Research conducted by the University of Kent found that the way a common gut parasite behaves could offer better understanding of how intestinal diseases such as IBS develop, according to the official press release.
The original paper was published in the journal Frontiers in Cellular and Infection Microbiology.
A common gut microbe
The team, which included researchers from other universities, found that the microbe Blastocystis, which is commonly found in the guts of human and animals, can survive under conditions which were previously thought to be impossible, according to a report.
The Blastocystis microbe is always present in the stools of healthy human beings, but can sometimes cause an infection known as the Blastocystis hominis infection which causes nausea, diarrhoea, abdominal cramps and bloating. The reason why this specific microbe may cause infection is still fairly under-researched.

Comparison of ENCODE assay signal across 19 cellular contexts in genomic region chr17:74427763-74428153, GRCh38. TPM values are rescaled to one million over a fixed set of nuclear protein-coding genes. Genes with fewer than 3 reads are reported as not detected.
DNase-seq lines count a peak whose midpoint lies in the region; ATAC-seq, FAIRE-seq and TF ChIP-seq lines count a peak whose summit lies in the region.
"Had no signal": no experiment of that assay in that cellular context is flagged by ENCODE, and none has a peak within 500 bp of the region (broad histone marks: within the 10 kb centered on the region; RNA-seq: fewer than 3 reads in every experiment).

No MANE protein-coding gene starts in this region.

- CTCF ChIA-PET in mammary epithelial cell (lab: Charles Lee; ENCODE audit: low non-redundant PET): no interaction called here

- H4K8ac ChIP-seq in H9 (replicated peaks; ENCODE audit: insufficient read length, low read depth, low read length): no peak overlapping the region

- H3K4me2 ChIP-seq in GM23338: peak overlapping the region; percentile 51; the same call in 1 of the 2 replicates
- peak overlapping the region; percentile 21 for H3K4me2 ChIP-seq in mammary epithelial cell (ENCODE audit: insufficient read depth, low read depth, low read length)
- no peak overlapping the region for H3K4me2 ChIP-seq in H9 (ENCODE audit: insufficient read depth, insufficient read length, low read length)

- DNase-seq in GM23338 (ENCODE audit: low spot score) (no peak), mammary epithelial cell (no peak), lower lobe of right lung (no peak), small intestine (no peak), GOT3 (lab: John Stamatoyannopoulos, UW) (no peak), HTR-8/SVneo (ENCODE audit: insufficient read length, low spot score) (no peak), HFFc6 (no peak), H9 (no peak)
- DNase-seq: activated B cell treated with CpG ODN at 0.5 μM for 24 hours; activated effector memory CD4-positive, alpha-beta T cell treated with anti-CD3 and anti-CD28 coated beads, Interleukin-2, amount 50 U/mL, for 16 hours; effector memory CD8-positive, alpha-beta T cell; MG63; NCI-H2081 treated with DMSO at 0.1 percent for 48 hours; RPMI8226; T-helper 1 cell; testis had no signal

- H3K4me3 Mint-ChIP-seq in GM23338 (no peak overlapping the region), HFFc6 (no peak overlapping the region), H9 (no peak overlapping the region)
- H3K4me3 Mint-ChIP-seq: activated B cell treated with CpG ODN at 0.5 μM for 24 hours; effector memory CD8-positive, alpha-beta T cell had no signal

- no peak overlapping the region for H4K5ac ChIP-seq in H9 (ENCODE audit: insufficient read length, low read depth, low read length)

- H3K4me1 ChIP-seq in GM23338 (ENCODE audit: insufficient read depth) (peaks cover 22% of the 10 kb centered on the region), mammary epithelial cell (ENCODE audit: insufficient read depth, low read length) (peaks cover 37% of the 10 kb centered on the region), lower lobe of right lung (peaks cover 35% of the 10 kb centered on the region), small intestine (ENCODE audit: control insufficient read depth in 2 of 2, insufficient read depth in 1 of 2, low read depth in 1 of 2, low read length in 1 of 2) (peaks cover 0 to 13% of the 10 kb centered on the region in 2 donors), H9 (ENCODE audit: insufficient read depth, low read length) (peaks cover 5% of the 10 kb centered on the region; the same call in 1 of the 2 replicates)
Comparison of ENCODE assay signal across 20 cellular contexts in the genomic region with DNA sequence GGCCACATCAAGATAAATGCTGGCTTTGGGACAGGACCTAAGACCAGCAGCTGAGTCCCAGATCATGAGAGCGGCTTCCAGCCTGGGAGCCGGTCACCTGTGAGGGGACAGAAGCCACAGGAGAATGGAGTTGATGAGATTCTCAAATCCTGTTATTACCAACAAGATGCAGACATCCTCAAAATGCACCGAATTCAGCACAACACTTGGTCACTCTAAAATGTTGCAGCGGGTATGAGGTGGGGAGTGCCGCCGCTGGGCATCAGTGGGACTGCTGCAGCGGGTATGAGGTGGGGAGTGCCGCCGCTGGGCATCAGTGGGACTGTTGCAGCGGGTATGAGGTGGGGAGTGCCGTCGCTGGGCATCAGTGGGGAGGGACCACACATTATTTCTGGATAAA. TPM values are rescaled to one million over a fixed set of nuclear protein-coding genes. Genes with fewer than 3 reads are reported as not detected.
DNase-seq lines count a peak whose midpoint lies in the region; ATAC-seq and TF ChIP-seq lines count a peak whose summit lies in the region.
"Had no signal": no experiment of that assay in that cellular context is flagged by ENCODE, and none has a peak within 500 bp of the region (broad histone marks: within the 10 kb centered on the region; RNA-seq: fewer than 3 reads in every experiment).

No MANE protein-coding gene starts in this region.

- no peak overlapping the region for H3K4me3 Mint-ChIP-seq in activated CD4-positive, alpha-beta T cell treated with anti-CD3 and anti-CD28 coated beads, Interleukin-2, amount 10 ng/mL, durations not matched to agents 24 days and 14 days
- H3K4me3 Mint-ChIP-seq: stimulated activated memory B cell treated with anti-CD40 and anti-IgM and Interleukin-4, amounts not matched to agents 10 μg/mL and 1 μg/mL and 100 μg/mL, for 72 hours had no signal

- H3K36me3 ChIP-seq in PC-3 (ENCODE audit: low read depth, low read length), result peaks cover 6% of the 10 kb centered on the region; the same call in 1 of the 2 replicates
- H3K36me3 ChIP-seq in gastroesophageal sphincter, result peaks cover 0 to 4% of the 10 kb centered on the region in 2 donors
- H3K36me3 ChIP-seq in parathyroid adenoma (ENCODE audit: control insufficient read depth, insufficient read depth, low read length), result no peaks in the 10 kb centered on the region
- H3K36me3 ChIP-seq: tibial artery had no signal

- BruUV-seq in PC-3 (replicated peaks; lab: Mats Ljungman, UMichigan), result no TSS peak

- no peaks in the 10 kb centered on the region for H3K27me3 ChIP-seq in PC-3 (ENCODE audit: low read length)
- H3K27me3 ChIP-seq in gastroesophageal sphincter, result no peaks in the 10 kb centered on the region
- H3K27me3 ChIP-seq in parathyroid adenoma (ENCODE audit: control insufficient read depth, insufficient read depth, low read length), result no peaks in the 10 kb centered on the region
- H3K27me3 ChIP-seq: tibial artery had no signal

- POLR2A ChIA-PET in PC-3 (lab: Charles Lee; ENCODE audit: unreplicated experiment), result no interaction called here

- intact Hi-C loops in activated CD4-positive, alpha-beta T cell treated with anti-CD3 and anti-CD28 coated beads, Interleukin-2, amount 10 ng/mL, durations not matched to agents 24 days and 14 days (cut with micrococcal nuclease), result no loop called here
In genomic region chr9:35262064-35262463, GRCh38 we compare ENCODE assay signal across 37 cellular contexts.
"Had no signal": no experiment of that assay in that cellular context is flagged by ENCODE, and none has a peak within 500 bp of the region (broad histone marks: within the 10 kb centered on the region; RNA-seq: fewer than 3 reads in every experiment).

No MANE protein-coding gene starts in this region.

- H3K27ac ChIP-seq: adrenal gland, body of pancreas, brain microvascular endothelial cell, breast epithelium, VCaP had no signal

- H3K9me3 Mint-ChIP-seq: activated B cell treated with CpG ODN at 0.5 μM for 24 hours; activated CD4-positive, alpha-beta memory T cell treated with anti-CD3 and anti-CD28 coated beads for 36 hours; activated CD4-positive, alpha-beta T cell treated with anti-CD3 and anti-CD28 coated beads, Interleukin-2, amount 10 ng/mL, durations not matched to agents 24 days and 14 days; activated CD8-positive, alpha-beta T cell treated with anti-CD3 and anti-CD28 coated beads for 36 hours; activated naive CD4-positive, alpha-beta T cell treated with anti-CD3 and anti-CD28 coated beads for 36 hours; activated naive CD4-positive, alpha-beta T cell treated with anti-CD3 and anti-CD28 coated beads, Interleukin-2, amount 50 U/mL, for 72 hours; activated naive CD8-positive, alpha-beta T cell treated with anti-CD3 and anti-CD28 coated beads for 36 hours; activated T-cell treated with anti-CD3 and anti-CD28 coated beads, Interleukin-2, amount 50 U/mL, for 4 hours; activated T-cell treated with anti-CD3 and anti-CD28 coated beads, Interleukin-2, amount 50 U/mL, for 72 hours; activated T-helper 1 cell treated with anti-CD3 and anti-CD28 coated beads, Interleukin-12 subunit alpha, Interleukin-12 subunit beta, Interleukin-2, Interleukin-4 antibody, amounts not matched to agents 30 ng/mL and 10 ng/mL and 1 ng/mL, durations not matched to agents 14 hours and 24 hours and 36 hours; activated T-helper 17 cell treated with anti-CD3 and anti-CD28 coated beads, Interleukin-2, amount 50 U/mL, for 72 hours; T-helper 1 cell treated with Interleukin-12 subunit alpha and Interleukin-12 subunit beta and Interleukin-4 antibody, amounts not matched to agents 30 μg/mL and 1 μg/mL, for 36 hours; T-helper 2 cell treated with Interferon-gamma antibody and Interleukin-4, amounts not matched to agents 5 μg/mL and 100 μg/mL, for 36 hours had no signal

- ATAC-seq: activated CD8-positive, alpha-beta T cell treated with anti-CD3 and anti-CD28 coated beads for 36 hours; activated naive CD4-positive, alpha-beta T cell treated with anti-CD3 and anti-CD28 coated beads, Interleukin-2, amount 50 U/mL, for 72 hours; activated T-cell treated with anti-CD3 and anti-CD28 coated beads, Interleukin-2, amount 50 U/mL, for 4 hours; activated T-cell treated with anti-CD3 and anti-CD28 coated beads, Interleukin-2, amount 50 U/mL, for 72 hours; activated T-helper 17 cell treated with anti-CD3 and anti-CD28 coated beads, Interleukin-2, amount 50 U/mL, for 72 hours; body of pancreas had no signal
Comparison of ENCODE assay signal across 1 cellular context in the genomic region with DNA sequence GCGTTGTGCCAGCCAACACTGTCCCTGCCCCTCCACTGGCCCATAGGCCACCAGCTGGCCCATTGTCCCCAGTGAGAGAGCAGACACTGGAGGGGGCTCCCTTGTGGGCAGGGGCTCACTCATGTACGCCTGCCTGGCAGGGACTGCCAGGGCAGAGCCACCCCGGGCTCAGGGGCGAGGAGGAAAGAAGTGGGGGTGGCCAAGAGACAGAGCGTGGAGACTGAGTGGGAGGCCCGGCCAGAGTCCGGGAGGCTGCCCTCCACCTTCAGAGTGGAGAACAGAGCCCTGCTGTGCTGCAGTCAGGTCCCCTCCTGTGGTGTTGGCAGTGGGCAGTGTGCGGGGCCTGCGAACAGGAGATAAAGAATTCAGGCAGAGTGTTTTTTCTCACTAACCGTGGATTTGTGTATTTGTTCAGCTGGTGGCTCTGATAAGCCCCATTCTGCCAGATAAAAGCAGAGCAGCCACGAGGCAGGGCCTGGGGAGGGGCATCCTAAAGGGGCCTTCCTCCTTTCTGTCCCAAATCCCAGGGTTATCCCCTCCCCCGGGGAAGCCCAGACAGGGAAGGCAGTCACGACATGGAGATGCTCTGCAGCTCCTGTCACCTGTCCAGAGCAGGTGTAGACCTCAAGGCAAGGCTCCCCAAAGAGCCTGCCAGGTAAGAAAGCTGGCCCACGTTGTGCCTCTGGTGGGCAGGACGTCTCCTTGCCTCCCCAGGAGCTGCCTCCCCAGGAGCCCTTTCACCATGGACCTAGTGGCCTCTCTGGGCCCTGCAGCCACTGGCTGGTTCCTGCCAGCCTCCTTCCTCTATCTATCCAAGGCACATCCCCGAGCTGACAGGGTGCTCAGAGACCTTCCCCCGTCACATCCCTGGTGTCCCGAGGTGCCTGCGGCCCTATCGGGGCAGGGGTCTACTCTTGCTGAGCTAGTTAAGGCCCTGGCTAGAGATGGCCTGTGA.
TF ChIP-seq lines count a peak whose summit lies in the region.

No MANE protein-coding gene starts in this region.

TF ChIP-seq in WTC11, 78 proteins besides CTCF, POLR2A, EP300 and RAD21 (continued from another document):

Oxygen doesn't affect this microbe
The crux of this new research is that the Blastocystis microbe does not die when oxygen levels rise, as previously believed, according to research leaders, Dr Anasatios Tsaousis and Dr Campbell Gourlay.
According to them, the amount of concentrated oxygen in a healthy gut is extremely low, hence the absence of symptoms such as bloating, indigestion and abdominal cramps. In someone with an intestinal condition such as IBS, however, oxygen levels rise because of gut imbalance. This causes bloating and an array of other unpleasant symptoms.
The Blastocystis microbe is not affected by the rise in oxygen levels in the gut and is therefore not an anaerobic microbe (a microbe that will possibly die from oxygen exposure). In this case, the study results show that a specific enzyme helps the microbe to survive the higher oxygen levels in an unhealthy gut.
Understanding IBS better
Lead author Dr Tsaousis, Senior Lecturer in Molecular and Evolutionary Parasitology, said in the official press release: 'The research has shown, contrary to previous thinking, that this microbe can deal with oxygen.
This research could possibly provide more insight into the mechanism of IBS, leading to better treatments in the future.
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